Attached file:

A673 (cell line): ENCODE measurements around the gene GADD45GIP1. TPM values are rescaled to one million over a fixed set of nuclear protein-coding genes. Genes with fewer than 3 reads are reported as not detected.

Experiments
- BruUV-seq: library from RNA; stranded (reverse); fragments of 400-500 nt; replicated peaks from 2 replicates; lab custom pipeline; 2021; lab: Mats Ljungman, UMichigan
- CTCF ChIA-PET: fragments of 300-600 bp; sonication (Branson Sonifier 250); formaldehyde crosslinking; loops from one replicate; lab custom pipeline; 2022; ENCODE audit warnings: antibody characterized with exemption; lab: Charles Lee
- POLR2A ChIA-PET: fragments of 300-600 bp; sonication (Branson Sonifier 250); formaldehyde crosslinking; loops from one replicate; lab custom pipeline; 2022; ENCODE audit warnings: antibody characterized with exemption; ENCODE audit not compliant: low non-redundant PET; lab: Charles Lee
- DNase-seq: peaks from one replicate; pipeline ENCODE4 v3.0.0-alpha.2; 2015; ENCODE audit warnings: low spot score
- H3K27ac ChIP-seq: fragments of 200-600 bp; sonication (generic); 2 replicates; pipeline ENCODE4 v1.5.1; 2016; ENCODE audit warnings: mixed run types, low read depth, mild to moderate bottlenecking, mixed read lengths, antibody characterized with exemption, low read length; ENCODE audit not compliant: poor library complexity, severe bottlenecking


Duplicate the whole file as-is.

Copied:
A673 (cell line): ENCODE measurements around the gene GADD45GIP1. TPM values are rescaled to one million over a fixed set of nuclear protein-coding genes. Genes with fewer than 3 reads are reported as not detected.

Experiments
- BruUV-seq: library from RNA; stranded (reverse); fragments of 400-500 nt; replicated peaks from 2 replicates; lab custom pipeline; 2021; lab: Mats Ljungman, UMichigan
- CTCF ChIA-PET: fragments of 300-600 bp; sonication (Branson Sonifier 250); formaldehyde crosslinking; loops from one replicate; lab custom pipeline; 2022; ENCODE audit warnings: antibody characterized with exemption; lab: Charles Lee
- POLR2A ChIA-PET: fragments of 300-600 bp; sonication (Branson Sonifier 250); formaldehyde crosslinking; loops from one replicate; lab custom pipeline; 2022; ENCODE audit warnings: antibody characterized with exemption; ENCODE audit not compliant: low non-redundant PET; lab: Charles Lee
- DNase-seq: peaks from one replicate; pipeline ENCODE4 v3.0.0-alpha.2; 2015; ENCODE audit warnings: low spot score
- H3K27ac ChIP-seq: fragments of 200-600 bp; sonication (generic); 2 replicates; pipeline ENCODE4 v1.5.1; 2016; ENCODE audit warnings: mixed run types, low read depth, mild to moderate bottlenecking, mixed read lengths, antibody characterized with exemption, low read length; ENCODE audit not compliant: poor library complexity, severe bottlenecking